A new method aiming to provide a "big picture" of genetic influences that can be helpful in designing future genetic studies and understanding potential for genetic risk prediction is being examined by a group of scientists at Johns Hopkins Bloomberg School of Public Health.
In a study published Aug. 13 in the journal Nature Genetics , the scientists looked at existing data but approached it with novel statistical techniques to build estimates of the numbers of DNA variations that contribute to physical traits and diseases.
As affordable DNA-sequencing has becoming more available, the number of genome associated studies has grown considerably as well. The focus on understanding where certain traits come from and how they may affect other biological factors like diseases is of enormous interest to the scientific community and the public at large. The more that is understood, the more it seems the current scientific understanding of genes is the "tip of the iceberg."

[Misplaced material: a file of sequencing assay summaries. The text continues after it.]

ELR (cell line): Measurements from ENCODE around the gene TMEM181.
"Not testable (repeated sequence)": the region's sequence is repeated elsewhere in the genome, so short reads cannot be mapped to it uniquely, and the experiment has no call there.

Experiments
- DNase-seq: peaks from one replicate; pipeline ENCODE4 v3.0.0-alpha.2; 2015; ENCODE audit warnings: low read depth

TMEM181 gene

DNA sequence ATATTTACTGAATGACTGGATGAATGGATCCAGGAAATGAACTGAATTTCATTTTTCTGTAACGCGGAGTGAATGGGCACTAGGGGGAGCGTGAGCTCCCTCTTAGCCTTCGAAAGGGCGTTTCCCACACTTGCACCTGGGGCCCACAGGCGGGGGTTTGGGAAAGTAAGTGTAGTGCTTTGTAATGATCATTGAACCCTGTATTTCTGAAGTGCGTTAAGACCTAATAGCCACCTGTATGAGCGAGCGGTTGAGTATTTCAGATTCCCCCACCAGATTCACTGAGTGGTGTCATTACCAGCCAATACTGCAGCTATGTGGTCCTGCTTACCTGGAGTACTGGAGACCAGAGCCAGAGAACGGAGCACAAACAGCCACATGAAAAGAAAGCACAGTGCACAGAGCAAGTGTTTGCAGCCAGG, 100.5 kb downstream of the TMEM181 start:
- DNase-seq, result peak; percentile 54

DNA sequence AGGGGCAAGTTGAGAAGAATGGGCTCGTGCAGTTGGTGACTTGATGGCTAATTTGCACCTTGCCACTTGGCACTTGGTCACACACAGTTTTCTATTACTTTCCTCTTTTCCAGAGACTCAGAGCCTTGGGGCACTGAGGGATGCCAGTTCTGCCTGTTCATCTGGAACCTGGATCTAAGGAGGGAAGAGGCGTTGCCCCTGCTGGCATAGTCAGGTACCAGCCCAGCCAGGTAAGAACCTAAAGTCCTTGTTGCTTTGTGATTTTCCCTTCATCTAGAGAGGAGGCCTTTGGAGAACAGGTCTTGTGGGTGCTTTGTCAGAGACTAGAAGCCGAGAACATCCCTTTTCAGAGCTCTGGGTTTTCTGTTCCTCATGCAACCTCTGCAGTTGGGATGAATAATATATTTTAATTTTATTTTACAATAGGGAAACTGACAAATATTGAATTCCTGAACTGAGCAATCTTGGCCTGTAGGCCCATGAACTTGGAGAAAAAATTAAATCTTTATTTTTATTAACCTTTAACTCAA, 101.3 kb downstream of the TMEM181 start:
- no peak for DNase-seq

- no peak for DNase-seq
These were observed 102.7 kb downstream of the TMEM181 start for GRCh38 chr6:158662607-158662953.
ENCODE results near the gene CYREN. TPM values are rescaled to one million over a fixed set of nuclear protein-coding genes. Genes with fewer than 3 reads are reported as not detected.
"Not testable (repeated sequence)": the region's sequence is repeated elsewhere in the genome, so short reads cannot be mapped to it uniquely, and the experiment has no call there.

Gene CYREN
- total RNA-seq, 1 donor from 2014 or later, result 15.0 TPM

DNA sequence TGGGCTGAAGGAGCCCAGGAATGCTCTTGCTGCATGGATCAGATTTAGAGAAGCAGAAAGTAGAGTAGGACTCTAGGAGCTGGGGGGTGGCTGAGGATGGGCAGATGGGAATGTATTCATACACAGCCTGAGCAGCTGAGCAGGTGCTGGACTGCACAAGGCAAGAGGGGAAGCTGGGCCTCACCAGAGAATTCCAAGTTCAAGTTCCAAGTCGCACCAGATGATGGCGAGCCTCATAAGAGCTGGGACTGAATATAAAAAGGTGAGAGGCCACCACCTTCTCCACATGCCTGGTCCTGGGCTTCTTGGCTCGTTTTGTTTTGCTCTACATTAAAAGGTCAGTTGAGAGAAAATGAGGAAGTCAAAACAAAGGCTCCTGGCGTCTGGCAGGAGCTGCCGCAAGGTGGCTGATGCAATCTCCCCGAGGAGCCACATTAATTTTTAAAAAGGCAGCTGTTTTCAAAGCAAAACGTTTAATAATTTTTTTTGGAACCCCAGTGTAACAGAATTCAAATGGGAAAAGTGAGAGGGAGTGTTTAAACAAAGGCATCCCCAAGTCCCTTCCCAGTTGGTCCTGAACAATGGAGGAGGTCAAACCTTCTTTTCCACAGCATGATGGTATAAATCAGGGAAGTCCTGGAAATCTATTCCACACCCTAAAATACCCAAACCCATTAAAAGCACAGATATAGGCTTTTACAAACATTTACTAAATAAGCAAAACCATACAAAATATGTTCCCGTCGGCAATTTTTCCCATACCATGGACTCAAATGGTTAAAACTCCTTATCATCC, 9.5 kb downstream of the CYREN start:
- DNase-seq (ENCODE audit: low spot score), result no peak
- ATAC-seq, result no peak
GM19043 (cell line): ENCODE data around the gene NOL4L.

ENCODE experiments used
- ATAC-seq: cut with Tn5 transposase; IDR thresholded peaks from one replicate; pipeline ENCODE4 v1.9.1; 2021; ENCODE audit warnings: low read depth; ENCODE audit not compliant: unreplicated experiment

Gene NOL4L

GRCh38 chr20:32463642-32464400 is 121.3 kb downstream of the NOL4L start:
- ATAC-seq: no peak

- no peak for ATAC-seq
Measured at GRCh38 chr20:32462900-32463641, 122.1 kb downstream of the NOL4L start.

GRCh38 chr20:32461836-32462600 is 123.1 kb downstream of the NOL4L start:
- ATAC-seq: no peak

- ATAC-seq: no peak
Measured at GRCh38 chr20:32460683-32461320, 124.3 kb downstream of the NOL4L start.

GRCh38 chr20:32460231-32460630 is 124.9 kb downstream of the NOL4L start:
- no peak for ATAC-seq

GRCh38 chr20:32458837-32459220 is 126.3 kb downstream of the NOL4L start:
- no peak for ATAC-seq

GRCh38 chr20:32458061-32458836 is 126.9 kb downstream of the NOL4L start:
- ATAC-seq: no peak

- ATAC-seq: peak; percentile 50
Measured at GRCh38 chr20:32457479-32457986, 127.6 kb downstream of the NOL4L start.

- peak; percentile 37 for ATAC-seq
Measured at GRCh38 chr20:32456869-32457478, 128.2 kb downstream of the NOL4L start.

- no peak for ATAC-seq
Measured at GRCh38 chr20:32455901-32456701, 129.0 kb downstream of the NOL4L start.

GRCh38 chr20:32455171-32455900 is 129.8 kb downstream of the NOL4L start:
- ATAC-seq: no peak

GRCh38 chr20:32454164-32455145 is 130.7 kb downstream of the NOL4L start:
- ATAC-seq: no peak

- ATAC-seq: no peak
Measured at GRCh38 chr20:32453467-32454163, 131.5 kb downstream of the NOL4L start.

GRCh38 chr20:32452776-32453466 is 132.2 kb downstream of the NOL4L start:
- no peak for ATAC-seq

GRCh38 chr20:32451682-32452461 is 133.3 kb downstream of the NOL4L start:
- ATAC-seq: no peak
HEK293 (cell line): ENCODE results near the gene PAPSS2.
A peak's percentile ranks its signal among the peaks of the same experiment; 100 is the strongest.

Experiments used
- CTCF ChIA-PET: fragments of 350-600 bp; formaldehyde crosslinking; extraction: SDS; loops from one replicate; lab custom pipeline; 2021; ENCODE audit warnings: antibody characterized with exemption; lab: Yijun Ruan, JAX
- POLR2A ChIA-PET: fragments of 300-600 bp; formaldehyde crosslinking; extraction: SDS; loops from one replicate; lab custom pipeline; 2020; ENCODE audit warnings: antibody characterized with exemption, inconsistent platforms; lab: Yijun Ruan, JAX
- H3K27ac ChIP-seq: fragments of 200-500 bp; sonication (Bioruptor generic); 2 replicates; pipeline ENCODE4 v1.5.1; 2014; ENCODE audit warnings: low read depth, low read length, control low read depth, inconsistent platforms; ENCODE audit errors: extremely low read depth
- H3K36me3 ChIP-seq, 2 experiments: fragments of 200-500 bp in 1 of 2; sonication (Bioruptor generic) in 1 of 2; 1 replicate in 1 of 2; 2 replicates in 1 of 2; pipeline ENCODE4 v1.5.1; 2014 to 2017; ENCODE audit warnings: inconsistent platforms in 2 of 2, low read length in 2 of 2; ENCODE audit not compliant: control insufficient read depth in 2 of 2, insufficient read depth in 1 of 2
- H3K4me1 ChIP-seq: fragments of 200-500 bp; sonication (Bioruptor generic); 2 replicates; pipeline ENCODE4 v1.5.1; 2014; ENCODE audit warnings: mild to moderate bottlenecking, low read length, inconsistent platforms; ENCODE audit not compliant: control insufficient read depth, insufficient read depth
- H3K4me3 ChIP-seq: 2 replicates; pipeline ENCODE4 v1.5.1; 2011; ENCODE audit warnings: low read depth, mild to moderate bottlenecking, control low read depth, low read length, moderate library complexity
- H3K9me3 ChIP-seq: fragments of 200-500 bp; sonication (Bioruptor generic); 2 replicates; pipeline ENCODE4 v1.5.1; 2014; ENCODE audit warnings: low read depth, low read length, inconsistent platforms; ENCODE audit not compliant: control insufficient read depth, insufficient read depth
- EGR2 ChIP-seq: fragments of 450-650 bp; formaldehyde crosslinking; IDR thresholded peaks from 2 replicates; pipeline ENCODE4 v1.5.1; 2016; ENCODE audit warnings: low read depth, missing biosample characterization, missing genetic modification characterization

“In terms of practical results, we can now use this method to estimate, for any trait or disease, the number of individuals we need to sample in future studies to identify the majority of the important genetic contributions,” says study senior author Nilanjan Chatterjee, PhD, the Bloomberg Distinguished Professor in the Department of Biostatistics.